The width of my Passau kneepads caused the CCM Eflex 3s to sit at an angle on my leg, something that I am not completely comfortable with. This caused the thigh rises to overlap and interfere with each other and ultimately causing me to change my stance and movement to a more unnatural (for me) style. With that said, the softer style of pad and thigh rise made moving while in the butterfly, and along the posts significantly better than with my Warrior Ritual G2s. The pads felt more connected to my and less boxy, making sliding while on the ice more natural feeling compared. I would describe sliding in the Warriors feeling like sliding inside a stiff 3-sided box, where your legs pushes them in certain directions but they never really feel like an extension of your leg. The Eflex 3 are completely different in that manner, they truly feel like they are an extension to your leg while moving and flexing exactly how you want them too. If I could get the pads to sit straighter on my leg while still wearing my larger knee guards the Eflex 3 would feel perfect, but for me I’d prefer the pads to sit straighter before working better sliding on the ice. 7/10 (All of my issues outlined here are just because of personal preference. I know people who would prefer how these pads are made and sit on your leg).

Intangibles: On the CCM Premier pads CCM did a nice job of adding their logos onto the elastic calf and knee straps. Small touches like these give the pads an overall higher quality of feel by showing off branding and making thicker straps to grab onto. Some people have had issues with Pad Skinz or Pad Wrap sticking to the Speed Skin, these pads came with some wrap and were stuck on well, but I did not test the pads out with the wrap on them. Unfortunately this design choice did not carry over to the Eflex 3 pads. The front logos are no longer sewn or embroidered into the outer roll, but instead embossed into the material with a screened on text for colour. It looks and feels a bit cheaper than before but is better than recent offerings from Bauer.

Just like the CCM Super Tacks Pants, the CCM logo on the side gusset of the pads is made up of an interesting textured like leather material.

CCM does a great job of offering a plethora of customization options and a wide variety of colours now in 3 different materials. I wish their customizer had a better display of what the different options are, but it is nice to have the ability to design the pad compared to the cookie cutter options on Bauer and Warrior pads. The strapping system is outdated and cumbersome on the Eflex 3 compared to much more attractive options on Brians, Vaughn and Warrior offerings. I don’t believe these pads come with knee guards, which is a nice bonus in pads like Bauer which include their highest retail offering (which while not good, are easily sellable). They also don’t come with multiple styles of straps like other brands have started to do. Another unfortunate point is that the pro line of CCM Eflex pads are no longer made in Canada (it has been like this for a few years now). The CCM Eflex 3 pads don’t come with any extra bells and whistles and come pretty bare bone, but the customization options are still great and should be applauded. 6/10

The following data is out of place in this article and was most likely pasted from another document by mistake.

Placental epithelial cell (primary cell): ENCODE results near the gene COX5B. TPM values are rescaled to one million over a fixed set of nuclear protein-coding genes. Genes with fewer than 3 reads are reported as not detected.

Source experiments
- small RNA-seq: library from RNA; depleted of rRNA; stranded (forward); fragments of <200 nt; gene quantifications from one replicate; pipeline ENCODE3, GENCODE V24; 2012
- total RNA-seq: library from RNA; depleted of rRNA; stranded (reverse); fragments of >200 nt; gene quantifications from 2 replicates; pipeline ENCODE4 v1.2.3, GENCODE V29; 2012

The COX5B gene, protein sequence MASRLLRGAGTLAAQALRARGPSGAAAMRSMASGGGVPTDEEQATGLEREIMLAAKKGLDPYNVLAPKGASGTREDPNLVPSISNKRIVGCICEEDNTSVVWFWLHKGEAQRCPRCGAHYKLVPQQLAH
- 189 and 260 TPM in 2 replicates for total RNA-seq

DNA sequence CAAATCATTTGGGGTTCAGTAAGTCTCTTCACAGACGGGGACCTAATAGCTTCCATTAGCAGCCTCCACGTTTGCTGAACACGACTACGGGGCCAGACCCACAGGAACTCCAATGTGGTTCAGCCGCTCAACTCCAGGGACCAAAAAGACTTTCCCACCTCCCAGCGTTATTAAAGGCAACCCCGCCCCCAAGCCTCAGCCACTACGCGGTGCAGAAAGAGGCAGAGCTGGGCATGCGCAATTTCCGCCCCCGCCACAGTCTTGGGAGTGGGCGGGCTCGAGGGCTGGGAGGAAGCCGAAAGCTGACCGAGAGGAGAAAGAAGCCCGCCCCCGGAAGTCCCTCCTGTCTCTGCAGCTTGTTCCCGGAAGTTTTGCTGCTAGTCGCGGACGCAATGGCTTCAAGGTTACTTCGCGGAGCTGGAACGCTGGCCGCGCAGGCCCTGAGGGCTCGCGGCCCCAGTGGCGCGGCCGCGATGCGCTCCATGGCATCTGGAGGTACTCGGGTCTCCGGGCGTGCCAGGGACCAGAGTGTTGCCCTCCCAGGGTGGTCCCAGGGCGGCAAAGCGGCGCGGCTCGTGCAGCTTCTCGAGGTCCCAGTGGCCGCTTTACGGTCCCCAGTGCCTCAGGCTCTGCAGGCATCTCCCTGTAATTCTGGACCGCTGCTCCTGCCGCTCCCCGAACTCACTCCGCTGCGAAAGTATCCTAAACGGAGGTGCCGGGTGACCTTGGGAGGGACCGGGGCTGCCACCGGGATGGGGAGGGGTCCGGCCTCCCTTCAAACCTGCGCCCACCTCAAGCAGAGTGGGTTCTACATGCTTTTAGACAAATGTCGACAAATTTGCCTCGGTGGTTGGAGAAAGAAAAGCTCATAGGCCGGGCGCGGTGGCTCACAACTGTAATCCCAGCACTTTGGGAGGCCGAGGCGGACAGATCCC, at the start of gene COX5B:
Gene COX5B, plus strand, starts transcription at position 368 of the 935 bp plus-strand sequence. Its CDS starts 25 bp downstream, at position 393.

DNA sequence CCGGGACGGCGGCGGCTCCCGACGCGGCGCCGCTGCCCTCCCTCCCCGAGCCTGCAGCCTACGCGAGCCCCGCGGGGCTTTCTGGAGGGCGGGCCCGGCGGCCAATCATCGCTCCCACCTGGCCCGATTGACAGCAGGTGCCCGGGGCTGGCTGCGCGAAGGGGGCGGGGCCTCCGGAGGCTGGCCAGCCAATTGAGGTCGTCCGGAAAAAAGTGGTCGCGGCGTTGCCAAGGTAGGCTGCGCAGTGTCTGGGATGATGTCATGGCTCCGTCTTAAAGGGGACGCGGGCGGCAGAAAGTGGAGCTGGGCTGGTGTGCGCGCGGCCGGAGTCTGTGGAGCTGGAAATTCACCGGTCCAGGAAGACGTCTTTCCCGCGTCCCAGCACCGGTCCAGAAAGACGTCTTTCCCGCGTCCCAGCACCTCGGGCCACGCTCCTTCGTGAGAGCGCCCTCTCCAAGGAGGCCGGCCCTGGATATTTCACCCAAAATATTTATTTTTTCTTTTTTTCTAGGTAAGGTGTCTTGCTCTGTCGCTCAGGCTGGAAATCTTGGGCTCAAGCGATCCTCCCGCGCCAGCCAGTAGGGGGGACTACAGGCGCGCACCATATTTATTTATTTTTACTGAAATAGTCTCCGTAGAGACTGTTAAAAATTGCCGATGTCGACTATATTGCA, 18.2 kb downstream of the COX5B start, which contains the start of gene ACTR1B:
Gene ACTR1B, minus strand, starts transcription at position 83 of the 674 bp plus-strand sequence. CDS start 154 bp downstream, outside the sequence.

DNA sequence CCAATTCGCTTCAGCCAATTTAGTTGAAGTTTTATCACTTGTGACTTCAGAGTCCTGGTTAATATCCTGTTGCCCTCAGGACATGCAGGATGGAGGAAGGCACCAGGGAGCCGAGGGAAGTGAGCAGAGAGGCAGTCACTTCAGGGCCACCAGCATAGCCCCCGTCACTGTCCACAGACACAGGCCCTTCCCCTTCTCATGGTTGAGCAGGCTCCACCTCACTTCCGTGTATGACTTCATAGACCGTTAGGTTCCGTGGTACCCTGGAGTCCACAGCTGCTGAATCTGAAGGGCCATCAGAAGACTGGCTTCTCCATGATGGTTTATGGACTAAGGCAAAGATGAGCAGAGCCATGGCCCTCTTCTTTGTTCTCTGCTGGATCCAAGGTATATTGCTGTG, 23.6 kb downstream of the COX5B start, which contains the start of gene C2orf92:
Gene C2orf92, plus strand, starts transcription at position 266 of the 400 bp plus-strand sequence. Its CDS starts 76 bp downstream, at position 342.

Conclusion: CCM has figured a way to make the Eflex 3 slide like the best sliding pads on the market, while still offering a more traditional Lefebvre style of pad. You no longer have to sacrifice performance when for the feeling and playing style of CCM and Lefebvre pads, making the CCM Eflex 3 a very attractive and viable flexible style of pad. While they are not the perfect pad for my play style, their performance and lighter weight make them a serious contender and the traditional style and feel of the Lefebvre pad is not lost on these more modern interpretations. I would happily recommend the CCM Eflex 3 for any goalies looking for a softer face and more flexible style of pad. 8/10

Make sure you check out the review for the matching blocker and catcher here and on my YouTube channel.

While I also hate to promote my other things, it has become evident to me it is important to get a viewer base that will help me continue doing reviews like this (I can’t afford to always buy new equipment!).

So please check out my twitter @mattsave1 and follow me there (I post a lot of contests so I make it easier to win free stuff!) as well as my Instagram@hockeyreviewsca and subscribe to me on YouTube